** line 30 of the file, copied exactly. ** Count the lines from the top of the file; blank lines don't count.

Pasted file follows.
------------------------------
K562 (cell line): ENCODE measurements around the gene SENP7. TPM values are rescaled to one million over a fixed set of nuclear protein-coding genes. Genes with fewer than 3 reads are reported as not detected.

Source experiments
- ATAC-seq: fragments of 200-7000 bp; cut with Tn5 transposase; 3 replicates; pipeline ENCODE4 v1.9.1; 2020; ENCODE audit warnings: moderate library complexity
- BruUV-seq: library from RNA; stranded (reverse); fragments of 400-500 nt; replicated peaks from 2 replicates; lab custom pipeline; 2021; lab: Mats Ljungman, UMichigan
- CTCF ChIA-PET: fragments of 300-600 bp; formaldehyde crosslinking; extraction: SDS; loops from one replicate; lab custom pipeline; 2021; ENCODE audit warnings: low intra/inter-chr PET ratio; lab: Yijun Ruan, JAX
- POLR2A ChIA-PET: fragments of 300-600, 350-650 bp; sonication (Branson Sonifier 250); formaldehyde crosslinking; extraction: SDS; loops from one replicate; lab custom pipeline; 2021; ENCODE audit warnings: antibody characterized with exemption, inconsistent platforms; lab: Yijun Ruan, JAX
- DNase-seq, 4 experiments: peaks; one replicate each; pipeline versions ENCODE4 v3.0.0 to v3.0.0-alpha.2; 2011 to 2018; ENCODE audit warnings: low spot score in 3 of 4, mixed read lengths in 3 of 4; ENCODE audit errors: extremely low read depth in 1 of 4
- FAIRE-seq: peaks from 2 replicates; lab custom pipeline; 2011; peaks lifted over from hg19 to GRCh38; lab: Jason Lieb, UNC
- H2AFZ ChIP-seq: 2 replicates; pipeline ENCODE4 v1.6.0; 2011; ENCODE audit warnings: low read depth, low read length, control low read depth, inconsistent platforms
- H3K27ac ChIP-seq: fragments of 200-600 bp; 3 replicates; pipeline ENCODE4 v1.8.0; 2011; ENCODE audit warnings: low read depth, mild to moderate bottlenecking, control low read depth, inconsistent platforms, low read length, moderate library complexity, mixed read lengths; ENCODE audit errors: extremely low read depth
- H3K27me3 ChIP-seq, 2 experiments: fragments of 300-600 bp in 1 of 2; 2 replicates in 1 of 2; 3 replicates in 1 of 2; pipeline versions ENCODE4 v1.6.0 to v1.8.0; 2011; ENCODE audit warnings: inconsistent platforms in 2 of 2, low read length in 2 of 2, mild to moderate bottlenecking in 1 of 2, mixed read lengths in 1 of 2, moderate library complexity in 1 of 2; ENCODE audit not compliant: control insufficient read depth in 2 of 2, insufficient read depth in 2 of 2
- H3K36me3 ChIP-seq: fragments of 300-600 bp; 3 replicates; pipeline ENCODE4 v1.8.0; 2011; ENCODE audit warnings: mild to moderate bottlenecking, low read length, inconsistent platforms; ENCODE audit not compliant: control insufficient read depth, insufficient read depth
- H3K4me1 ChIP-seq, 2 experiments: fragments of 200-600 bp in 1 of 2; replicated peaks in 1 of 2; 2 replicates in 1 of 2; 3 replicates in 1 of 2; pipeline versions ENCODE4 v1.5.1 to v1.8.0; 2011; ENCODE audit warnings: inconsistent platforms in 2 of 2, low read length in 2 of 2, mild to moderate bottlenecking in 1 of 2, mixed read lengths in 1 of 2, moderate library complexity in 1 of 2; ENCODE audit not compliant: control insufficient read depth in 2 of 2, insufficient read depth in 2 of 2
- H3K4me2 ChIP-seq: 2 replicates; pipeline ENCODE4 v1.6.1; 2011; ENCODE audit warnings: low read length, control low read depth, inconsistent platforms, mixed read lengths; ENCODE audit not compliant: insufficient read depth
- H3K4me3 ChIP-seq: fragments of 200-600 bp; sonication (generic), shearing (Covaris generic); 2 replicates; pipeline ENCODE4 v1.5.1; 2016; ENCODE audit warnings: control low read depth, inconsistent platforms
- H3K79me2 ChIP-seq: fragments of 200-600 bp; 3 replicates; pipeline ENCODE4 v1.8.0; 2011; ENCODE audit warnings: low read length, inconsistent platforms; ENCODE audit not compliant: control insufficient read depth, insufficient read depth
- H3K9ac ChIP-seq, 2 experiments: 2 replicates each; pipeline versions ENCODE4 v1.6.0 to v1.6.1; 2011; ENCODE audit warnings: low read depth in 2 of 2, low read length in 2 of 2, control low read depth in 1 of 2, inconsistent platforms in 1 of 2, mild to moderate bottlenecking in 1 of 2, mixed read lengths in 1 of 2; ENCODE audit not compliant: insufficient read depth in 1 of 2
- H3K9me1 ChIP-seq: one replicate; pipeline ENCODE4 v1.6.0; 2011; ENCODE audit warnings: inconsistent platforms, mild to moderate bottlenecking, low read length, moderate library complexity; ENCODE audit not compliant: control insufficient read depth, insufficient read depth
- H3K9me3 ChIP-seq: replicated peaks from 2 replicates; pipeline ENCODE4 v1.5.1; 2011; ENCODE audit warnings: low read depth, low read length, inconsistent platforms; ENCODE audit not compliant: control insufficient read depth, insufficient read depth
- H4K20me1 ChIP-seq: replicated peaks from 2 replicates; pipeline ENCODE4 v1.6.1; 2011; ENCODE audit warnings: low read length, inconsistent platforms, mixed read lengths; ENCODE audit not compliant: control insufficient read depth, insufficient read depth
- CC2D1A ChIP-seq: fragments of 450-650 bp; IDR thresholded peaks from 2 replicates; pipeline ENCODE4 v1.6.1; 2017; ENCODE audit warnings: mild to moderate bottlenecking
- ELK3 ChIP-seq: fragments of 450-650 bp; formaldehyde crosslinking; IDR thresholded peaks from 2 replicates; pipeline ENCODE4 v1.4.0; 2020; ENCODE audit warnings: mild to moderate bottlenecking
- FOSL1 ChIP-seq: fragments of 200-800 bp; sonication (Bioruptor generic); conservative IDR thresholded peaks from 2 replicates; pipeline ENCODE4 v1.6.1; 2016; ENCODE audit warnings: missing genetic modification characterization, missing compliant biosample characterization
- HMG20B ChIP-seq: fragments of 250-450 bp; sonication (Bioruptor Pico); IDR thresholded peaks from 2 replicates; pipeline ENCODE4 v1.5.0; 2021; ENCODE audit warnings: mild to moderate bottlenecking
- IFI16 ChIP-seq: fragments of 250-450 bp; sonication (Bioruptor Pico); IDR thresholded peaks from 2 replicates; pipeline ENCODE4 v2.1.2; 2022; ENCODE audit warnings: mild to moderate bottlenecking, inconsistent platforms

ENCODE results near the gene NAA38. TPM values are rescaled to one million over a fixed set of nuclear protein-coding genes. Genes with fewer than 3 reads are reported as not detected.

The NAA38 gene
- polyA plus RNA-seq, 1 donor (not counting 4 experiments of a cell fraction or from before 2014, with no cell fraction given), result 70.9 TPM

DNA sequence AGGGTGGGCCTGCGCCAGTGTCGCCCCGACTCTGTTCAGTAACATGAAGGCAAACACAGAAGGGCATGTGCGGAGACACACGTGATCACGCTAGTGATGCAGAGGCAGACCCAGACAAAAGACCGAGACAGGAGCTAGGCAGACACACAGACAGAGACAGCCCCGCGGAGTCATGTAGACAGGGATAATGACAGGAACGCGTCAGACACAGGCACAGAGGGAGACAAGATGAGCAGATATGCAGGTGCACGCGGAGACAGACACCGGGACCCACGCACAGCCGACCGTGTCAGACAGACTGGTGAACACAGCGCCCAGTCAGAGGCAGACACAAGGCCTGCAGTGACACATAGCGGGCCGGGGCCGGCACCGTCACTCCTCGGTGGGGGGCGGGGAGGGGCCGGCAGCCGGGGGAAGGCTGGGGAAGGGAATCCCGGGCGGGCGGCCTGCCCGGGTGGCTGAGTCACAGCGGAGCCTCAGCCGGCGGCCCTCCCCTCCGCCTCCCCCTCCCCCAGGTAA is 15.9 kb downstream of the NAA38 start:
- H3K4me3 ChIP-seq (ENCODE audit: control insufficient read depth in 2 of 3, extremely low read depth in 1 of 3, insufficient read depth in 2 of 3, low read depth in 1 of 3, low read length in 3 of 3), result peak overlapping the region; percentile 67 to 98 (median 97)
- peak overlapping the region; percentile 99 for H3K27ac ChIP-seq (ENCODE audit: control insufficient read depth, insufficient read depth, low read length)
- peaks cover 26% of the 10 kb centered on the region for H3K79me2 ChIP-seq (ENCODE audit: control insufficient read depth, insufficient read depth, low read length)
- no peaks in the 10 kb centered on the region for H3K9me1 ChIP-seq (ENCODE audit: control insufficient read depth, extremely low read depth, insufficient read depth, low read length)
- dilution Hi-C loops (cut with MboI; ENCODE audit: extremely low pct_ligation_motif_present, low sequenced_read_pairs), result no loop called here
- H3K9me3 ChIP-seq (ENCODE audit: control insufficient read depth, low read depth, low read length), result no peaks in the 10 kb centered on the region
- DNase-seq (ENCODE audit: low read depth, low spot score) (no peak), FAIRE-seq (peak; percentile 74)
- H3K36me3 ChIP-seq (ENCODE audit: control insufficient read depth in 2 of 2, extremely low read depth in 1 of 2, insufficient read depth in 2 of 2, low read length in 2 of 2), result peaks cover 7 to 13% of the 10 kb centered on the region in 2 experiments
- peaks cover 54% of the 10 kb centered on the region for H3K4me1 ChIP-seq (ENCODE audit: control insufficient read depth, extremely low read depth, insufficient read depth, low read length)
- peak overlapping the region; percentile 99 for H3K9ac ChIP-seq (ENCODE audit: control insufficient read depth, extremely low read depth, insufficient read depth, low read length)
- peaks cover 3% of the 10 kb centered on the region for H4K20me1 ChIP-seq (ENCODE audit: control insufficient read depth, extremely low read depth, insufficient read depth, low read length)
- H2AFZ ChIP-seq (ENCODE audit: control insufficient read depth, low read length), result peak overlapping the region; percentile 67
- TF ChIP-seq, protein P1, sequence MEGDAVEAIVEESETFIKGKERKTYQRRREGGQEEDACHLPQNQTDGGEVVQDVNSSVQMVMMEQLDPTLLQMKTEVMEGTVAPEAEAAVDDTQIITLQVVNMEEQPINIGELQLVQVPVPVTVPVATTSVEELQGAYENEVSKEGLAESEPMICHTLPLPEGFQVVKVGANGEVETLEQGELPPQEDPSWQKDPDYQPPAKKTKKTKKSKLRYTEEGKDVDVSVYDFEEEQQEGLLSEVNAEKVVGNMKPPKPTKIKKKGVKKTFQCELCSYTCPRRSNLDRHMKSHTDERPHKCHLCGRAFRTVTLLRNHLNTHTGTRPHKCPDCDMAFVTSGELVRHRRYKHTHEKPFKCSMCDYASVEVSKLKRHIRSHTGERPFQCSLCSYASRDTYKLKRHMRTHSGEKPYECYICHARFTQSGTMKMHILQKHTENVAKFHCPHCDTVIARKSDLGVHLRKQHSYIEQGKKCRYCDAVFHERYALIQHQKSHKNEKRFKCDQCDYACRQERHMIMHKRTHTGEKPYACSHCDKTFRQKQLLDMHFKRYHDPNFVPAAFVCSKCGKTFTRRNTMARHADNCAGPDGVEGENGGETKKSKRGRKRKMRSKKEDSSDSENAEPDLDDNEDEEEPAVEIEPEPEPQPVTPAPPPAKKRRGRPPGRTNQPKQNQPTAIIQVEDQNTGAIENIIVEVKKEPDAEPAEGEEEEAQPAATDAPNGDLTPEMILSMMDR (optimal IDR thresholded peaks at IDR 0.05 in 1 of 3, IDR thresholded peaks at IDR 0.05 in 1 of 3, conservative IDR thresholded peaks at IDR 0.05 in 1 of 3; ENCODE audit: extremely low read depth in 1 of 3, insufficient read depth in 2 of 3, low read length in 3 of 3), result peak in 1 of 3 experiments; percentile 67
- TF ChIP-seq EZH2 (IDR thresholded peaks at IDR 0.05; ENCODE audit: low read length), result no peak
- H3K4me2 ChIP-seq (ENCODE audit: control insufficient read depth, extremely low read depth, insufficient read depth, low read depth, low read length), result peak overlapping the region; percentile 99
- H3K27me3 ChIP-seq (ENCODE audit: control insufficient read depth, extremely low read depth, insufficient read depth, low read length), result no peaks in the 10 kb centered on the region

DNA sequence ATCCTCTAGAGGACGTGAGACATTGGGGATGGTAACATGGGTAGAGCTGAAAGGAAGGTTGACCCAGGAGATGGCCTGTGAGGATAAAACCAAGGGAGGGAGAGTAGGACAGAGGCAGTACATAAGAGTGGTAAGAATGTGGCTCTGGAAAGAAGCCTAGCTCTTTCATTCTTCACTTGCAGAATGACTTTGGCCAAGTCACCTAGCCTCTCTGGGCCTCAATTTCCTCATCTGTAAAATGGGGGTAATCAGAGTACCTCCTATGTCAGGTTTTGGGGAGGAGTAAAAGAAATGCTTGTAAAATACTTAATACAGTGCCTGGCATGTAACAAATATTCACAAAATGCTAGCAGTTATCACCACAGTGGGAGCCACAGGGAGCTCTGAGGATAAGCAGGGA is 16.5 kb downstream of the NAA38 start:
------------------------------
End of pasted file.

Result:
- H3K4me3 ChIP-seq (ENCODE audit: control insufficient read depth in 2 of 3, extremely low read depth in 1 of 3, insufficient read depth in 2 of 3, low read depth in 1 of 3, low read length in 3 of 3), result peak overlapping the region; percentile 67 to 98 (median 97)